Caroline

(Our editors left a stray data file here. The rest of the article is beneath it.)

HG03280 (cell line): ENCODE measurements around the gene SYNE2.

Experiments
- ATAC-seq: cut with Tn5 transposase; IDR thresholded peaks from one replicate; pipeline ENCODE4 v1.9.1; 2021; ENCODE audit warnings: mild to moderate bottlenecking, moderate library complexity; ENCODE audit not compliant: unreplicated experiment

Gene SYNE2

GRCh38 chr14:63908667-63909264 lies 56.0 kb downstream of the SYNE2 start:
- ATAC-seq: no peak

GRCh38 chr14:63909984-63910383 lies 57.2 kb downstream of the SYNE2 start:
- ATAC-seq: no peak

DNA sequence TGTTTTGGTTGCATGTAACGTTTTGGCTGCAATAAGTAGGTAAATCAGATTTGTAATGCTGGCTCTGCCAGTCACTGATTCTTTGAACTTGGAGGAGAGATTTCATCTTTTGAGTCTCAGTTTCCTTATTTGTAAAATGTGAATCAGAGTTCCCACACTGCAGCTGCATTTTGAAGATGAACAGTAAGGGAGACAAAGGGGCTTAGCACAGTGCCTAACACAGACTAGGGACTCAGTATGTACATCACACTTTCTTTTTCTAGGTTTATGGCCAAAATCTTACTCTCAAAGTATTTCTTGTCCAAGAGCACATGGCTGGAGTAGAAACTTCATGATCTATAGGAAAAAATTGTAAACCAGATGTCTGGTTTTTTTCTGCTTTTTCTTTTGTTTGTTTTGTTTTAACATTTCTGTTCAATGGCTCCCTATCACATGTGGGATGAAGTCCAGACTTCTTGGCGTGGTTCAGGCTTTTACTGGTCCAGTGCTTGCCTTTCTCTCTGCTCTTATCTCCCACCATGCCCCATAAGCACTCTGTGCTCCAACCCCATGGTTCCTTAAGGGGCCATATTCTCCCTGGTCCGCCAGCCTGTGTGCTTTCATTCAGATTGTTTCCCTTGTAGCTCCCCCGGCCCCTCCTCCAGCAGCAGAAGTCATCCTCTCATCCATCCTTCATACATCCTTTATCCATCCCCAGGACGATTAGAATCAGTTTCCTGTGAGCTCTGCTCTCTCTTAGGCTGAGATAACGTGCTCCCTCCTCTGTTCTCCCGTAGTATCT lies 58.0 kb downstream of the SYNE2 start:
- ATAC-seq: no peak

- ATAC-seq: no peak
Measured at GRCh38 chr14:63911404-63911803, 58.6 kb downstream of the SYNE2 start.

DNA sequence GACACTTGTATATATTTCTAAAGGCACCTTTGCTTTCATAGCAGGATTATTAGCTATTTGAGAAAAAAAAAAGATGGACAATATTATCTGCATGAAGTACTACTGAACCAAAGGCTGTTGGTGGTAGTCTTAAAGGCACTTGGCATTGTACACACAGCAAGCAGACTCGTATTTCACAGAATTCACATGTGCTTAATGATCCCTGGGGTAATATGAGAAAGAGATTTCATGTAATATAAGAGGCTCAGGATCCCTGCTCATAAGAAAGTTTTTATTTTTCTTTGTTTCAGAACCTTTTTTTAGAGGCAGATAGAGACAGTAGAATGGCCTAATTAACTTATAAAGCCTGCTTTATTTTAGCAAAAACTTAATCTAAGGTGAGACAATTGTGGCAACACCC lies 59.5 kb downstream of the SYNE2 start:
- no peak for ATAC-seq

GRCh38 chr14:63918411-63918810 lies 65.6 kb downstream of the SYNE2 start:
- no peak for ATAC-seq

The Republic of Arabic Letters is an enlightening investigation of European efforts between about 1600 and 1800 to acquire, translate, and characterize great works of Islamic literature. Bevilacqua seeks to undermine the view that the Enlightenment writers ‘discovered’ these works and spread knowledge of them through Europe. In particular, he asserts that earlier efforts to translate the works and convey knowledge of the Islamic world to European readers were in general more erudite, objective, The Republic of Arabic Letters is an enlightening investigation of European efforts between about 1600 and 1800 to acquire, translate, and characterize great works of Islamic literature. Bevilacqua seeks to undermine the view that the Enlightenment writers ‘discovered’ these works and spread knowledge of them through Europe. In particular, he asserts that earlier efforts to translate the works and convey knowledge of the Islamic world to European readers were in general more erudite, objective, and accurate than the subsequent ideological use of translations by Voltaire and the uneven evaluation by Gibbon. These early scholars worked from books in Arabic, Turkish and Persian that European diplomats and library agents had purchased in the Middle East, primarily in Constantinople. The deepest holdings were in Rome, Leiden, and Oxford, with other important libraries in Germany and Spain. The very earliest Catholic translators were trying to understand Islamic belief with an eye to undermining it in efforts to convert Muslims to Christianity. While crass tales of Islamic beliefs were common, these cleric-scholars thought it would be more persuasive to find arguments for Christianity that did not rest on false claims that would be dismissed by knowledgeable Muslims. This attitude lay behind, first of all, the translation of the Qur’an by Marracci in 1698, but also other works. George Sale produced a long-influential translation into English in 1734. The scholars brought philological expertise, patience and rigor to the task. Some interspersed refutations alongside the Qur’an text, but the most influential kept their opinions distinct from the original text. Many recognized the similarities between the three Abrahamic religions, and in fact searched for keys to Biblical questions in the belief that study of ancient Arabic writers might solve questions about Hebrew texts. All of these writers differed on the extent to which they believed Mohammed was a conscious ‘imposter’, as opposed to an enthusiast who blurred the source of his ‘revelations’ through zeal. Bevilacqua also discusses how these writers basically sympathetic to the general value of Islam as a monotheistic religion with many values shared with Christianity dealt with the Qur’an’s portrayal of Paradise as a distinctly sensual experience. There was a parallel (or perhaps interwoven) line of scholars who were working in the Renaissance tradition of expanding knowledge and simply believed it was natural, beneficial, to understand other parts of the world. There was a recognition that a culture that had created a vast empire in a very short time required study. Deeper knowledge sometimes led to comparisons to classical writers as justification for study and the basis for esteem. This period also saw the development of comparative religion studies. Bevilacqua writes a whole chapter on d'Herbelot’s Bibliotheque Orientale, a sort of one volume encyclopedia based on Arabic, Turkish and Persian sources that treated all sorts of history, religious and literary issues and was widely influential. As part of this interest in Islam, scholars began to consider Mohammed as a leader, particularly a leader considered using Machiavelli’s writings. Both sorts of translators approached the work with the rigor of philologists. Bevilacqua argues that they were generally accurate their work, to the extent of their resources. They brought not only the Qur’an itself to Europeans but also the important commentaries, again to the extent that these were available to them in European libraries. They were generally at the mercy of whatever had been collected by the agents working decades before in Constantinople. Bevilacqua’s penultimate chapter presents European scholars’ efforts to synthesize a western-style comprehensive history of the Arabs from the diverse works of a culture that didn’t have a tradition of such histories. (Which irritated the Europeans mightily.) The major players here were Edward Pococke and Simon Ockley in England, Johannn Jacob Reiske in Germany, and Eusébe Renaudot in France. They often focused on medieval Islam, which they perceived as fostering the high point of literary, scientific, and philosophical achievement. Bevilacqua faults them as being too credulous of their sources, but credits them for acknowledging their sources evaluation of events rather than overlay only a Western perspective. Comments throughout the volume remind the reader how the relationship between Europe and the Ottoman Empire changed over this period, reducing the perceived threat of the ‘Orient.’ Bevilacqua finishes with his assessment of Enlightenment use of Islamic resources that had been developed by these earlier scholars. He gives credit to Gibbons, quoting him liberally, but is generally critical of Montesquieu and Voltaire for manipulating knowledge of Islamic culture to fit their preconceived ideas. Bevilacqua’s scholarship appears to be sound; the notes and bibliography are very extensive. I just had a hard time with his convoluted prose. I kept having to reread sentences that didn’t have difficult concepts, because he juxtaposes unrelated clauses or uses odd conjunctions. Unnecessarily complex syntax (eg multiple negatives) slows down other sentences. There is also a rather dissertation-like repetition of his points throughout. Finally, and this isn’t a fault but the result of the difficulty of dealing with such wide ranging material over two centuries and many countries, I had trouble tracking some of the authors and books. Bevilacqua treats material thematically, starting with acquiring library material, moving on to translating the Qur’an, then to translations of other types of materials, and finishing with the Enlightenment. This made it hard to keep the works in mind in sequential order in order to follow the discussions of influence and citation. I ended up making a timeline of translations by country which I’ll try to upload here (the table format didn’t upload, but the list is below). But, well worth putting up with the writing for the information. I found it a valuable stretching of my ideas about how information about Islam was made available to European readers. Spain manuscript 1143, printed 1543, Robert of Ketton at a Toledo monastery for Frenchman Peter the Venerable, translation of the Qur’an into Latin Italy 1547 translation into Italian of Robert of Ketton’s Latin version of the Qur’an 1688 Ludovico Marracci Prodromus ad Refutationem Alcorani (Preliminary to the refutation of the Qur’an); preface to the subsequently published translation, life of Mohamad, etc. 1698 Ludovico Marracci: Alcorani Textus Universus (entire text of the Qur’an into Latin with commentary by Islamic scholars, all in Latin translation) France 1674 Richard Simon Histoire Critique de la crėance et de coûtumes des nations du Levant 1697 Barthélemy d’Herbelot reference work of Islamic history & letters Bibliothèque Orientale England 1650 Edward Pocock Specimen Historiae Arabum; notes on Arabic history drawn from many Arabic writers 1734 George Sale’s translation of the Qur’an into English prose, relying on Marracci and Al-Baydāwī’s commentary; wide & long influence, including his Prelimiary Discourse intro 1708 Simon Ockley, Conquest of Syria, Jerusalem and Aegypt by the Saracens; and The History of the Saracens Netherlands 1641 translation into Dutch of the German version of Robert of Ketton’s Qur’an 1705 Adriaan Reland De Religione Mohammedica Libri Duo, widely translated, used SE Asia texts on Islam. Germany 1616 translation into German by Salomon Schweigger of Robert of Ketton’s Qur’an 1703 translation of Marracci. 1766 Johann Jacob Reiske Introduction of Oriental History